It is no secret that food attracts, eases, and binds people together in warmth and camaraderie. Jesus frequently emphasized the importance of table fellowship, and that tradition has become a part of many churches, including the US’s second largest denomination, the Methodist Church.
The Methodists have used food to help bring youth and elders together, donate snacks for the 5,000 people at the worldwide, UMC legislative assembly, and even bring home-cooked joy to prison inmates.
One Saturday each month, children learn to cook and make their favorite recipes from adults. The children thoroughly enjoy a hand in creation as well as eating. Past menus have included sandwiches, meatball heros, tacos, chili cheese dogs, burritos, fruit salad, cookies, and cake.
The Mississippi Methodist Church created the “Christian Cooks” ministry to help church members, both young and old, get acquainted with one another. In addition, it has allowed the children to spend time with their seniors. One grandmother has 8 children, all of whom she was able to see during the cooking time.
The children are able to learn ministry at an early age, and how to serve others. Besides eating their own handiwork, they also cook for the needy in their neighborhoods. “It teaches me about God,” an 11-year-old says, “and inspires me to help other people out.”
The children have cooked for a homeless couple that came to the church seeking help, made cookies and for Angel Tree Project bake sale, which helps give a better Christmas to children whose parents are in prison, and also brought an apricot cake to the residents of the Sardis Nursing Home.
Each month, a guest speaker from the church comes to speak to the children about his or her life experiences. One memorable story was when “a 75-year-old member told the children about the history of the church, how it was built, and what being a member meant to him,” says Darlene Patrick, the church member who organized the ministry.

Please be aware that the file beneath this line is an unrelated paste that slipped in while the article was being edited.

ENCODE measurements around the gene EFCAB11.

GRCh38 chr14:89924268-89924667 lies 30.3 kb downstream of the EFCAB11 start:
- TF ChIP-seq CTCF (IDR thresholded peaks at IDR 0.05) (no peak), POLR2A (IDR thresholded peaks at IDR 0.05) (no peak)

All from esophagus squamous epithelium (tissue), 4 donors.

For the 2004 General Conference, bakers from nearly 900 United Methodist churches throughout western Pennsylvania volunteered to help make 82,500 cookies.
Plans were drawn up to uniformly package fresh cookies, label them and get them to the convention center during the event. “There was panic at first, states Dottie Crooks of St. Paul’s United Methodist Church, but it’s all settled down,” making it a “pretty positive experience.”
Another creative ministry that the UMC has thought up was to provide meals for inmates in exchange for construction work. Since over a year ago, Rev. Bill Cahill has allowed churches to buy their own supplies and provide the inmates' meals, while saving thousands of dollars on skilled labor - and get a chance to minister to people who appreciate it.
"They treat us so good," one inmate testified. "They want to feed us everything you can imagine, all home-cooked. I love it, but it makes me homesick."
Inmates must demonstrate enough skill before they can join one of five construction crews, says Sgt. Bill Williams, who schedules and oversees the projects.
Crewmembers like being outside, working with their hands and breathing fresh air. “It’s as close to freedom as you can get,” says another inmate.
The members who cook for them aren’t allowed to view them, but the women feel so close to them over time and truly wish to share the love of the gospel.